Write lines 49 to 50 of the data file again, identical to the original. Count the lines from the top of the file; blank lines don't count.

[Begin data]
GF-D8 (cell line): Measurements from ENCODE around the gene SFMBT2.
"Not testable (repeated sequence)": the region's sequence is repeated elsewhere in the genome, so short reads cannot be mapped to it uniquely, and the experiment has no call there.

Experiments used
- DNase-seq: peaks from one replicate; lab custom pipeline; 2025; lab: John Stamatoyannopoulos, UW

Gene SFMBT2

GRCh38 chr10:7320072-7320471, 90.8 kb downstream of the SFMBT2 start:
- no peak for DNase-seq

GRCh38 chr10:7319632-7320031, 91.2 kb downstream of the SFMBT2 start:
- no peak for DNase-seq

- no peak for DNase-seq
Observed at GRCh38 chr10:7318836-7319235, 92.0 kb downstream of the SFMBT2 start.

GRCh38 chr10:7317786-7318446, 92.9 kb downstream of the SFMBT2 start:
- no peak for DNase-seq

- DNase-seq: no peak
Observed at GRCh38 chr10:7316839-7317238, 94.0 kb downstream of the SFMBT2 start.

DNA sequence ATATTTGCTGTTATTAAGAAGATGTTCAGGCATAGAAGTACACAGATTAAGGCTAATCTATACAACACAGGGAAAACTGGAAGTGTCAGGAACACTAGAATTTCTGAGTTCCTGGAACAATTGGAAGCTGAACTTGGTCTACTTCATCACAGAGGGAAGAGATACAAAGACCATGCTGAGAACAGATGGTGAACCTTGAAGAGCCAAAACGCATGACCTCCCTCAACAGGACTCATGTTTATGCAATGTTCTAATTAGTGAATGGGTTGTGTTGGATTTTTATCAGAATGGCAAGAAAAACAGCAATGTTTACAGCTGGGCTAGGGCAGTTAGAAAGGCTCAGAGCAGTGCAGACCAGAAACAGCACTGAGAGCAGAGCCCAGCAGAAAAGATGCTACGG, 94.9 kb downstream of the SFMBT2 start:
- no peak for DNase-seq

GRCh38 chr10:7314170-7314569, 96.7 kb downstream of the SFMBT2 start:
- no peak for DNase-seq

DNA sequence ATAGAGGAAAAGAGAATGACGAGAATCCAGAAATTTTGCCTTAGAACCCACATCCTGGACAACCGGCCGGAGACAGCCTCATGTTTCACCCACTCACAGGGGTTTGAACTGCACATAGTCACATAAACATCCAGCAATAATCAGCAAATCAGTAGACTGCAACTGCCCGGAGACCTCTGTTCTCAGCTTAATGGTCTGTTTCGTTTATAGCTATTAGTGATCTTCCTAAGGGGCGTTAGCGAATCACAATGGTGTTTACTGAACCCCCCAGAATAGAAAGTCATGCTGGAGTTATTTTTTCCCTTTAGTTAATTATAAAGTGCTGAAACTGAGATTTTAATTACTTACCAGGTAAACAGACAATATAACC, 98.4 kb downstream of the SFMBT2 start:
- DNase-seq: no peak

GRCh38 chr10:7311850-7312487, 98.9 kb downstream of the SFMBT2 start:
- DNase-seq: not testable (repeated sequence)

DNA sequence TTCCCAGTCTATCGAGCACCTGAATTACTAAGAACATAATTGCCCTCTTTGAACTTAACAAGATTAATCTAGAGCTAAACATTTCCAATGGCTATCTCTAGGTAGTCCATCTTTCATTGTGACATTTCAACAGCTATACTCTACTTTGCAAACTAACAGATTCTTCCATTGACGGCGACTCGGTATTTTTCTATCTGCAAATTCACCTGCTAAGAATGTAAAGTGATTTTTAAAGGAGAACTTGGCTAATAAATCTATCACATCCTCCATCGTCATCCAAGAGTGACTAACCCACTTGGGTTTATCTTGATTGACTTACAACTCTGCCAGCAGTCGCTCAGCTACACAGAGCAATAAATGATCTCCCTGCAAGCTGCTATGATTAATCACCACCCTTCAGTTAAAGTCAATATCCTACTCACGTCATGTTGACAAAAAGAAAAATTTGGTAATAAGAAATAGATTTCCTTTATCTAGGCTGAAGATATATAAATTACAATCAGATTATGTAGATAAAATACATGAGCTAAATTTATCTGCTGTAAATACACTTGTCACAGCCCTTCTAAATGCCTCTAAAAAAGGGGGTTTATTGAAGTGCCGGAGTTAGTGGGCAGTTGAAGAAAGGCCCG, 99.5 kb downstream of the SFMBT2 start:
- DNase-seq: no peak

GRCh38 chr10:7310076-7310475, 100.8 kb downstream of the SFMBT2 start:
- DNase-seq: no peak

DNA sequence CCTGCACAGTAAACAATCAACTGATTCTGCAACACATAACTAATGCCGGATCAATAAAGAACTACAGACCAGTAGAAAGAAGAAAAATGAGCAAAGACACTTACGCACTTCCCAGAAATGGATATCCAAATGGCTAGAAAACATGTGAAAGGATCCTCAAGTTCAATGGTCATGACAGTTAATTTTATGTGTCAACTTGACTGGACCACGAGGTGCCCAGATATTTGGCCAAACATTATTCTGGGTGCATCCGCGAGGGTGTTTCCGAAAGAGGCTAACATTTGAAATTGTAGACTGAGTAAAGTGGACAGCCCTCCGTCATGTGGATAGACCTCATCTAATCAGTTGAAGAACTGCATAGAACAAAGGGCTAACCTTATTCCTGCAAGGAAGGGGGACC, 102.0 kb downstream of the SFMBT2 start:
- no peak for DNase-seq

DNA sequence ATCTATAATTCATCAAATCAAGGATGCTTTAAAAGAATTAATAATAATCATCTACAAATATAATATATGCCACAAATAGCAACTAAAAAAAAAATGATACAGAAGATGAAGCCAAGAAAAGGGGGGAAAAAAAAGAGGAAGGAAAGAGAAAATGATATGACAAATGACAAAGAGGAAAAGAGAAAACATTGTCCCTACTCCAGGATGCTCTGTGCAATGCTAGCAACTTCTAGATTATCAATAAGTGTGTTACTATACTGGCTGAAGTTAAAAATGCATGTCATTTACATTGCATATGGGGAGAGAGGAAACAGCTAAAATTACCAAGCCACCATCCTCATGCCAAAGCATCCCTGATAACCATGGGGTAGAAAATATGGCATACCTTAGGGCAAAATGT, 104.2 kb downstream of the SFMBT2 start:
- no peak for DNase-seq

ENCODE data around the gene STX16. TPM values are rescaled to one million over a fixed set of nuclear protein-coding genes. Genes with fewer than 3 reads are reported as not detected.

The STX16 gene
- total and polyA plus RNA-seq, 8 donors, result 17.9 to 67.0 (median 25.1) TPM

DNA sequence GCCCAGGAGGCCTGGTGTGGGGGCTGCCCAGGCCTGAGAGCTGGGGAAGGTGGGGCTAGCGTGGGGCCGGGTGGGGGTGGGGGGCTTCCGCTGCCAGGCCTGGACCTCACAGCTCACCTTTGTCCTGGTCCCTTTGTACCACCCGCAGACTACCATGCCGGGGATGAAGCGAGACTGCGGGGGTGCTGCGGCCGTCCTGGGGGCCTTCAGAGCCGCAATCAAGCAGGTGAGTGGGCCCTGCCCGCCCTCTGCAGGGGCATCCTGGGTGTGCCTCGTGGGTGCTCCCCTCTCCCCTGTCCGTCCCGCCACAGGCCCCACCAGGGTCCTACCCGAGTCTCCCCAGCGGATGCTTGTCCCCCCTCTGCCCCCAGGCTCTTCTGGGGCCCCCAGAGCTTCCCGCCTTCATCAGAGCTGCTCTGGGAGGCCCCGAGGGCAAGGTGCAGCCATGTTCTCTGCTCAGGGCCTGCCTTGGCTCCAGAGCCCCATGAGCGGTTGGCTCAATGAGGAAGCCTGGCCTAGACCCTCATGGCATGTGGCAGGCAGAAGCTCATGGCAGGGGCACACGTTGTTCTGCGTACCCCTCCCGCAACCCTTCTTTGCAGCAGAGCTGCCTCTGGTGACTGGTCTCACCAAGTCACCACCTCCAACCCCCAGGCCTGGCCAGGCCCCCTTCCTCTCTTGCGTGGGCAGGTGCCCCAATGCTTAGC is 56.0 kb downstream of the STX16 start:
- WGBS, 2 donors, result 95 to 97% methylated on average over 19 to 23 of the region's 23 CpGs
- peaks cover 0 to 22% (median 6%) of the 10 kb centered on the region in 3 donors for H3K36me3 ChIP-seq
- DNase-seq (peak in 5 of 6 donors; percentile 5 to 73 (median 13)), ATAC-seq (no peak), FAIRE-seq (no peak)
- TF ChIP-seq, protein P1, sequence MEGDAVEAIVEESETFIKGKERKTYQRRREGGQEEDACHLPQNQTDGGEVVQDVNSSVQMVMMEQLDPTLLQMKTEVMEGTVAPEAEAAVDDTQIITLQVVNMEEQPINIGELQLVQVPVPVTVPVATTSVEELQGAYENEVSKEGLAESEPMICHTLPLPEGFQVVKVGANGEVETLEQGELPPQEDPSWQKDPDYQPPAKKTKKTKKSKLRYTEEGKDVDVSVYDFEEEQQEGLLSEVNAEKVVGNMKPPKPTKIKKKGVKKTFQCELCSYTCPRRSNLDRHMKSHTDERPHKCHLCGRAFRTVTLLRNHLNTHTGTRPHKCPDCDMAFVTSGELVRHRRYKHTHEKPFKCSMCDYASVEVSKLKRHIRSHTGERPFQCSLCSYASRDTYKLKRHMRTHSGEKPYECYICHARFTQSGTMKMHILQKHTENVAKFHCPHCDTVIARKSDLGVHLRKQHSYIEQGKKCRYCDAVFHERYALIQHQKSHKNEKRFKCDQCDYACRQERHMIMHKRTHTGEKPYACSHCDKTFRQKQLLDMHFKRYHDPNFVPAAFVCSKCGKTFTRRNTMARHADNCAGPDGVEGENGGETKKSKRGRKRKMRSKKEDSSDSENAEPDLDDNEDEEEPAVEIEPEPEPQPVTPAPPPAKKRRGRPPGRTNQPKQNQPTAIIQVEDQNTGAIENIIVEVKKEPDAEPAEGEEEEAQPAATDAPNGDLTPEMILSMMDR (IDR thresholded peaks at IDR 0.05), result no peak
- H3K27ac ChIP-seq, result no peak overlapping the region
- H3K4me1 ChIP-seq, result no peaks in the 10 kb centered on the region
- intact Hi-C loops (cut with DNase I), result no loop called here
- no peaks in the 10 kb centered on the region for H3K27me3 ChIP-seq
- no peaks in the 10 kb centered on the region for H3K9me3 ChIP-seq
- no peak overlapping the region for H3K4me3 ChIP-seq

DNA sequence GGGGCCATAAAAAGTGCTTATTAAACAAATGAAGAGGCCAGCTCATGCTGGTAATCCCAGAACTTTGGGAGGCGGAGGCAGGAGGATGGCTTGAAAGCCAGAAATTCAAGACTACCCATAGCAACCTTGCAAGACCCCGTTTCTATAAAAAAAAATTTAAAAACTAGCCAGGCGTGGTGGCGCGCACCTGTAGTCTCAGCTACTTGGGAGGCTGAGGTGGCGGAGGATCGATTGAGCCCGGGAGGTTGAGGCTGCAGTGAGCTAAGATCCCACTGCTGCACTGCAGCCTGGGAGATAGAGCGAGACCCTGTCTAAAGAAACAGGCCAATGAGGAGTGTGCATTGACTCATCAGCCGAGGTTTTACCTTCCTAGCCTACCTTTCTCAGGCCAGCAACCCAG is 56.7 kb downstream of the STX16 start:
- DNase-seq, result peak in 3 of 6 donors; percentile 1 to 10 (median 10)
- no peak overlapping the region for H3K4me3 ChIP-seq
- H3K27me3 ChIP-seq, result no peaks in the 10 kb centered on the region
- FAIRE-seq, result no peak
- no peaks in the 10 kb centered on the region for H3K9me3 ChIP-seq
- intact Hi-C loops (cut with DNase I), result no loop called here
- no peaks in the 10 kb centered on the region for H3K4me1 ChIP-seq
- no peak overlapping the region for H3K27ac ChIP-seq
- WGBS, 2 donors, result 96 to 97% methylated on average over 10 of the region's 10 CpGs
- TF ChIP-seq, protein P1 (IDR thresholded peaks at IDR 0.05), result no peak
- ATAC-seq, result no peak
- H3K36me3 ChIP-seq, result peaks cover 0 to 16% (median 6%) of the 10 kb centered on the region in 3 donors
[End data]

- H3K27me3 ChIP-seq, result no peaks in the 10 kb centered on the region
- FAIRE-seq, result no peak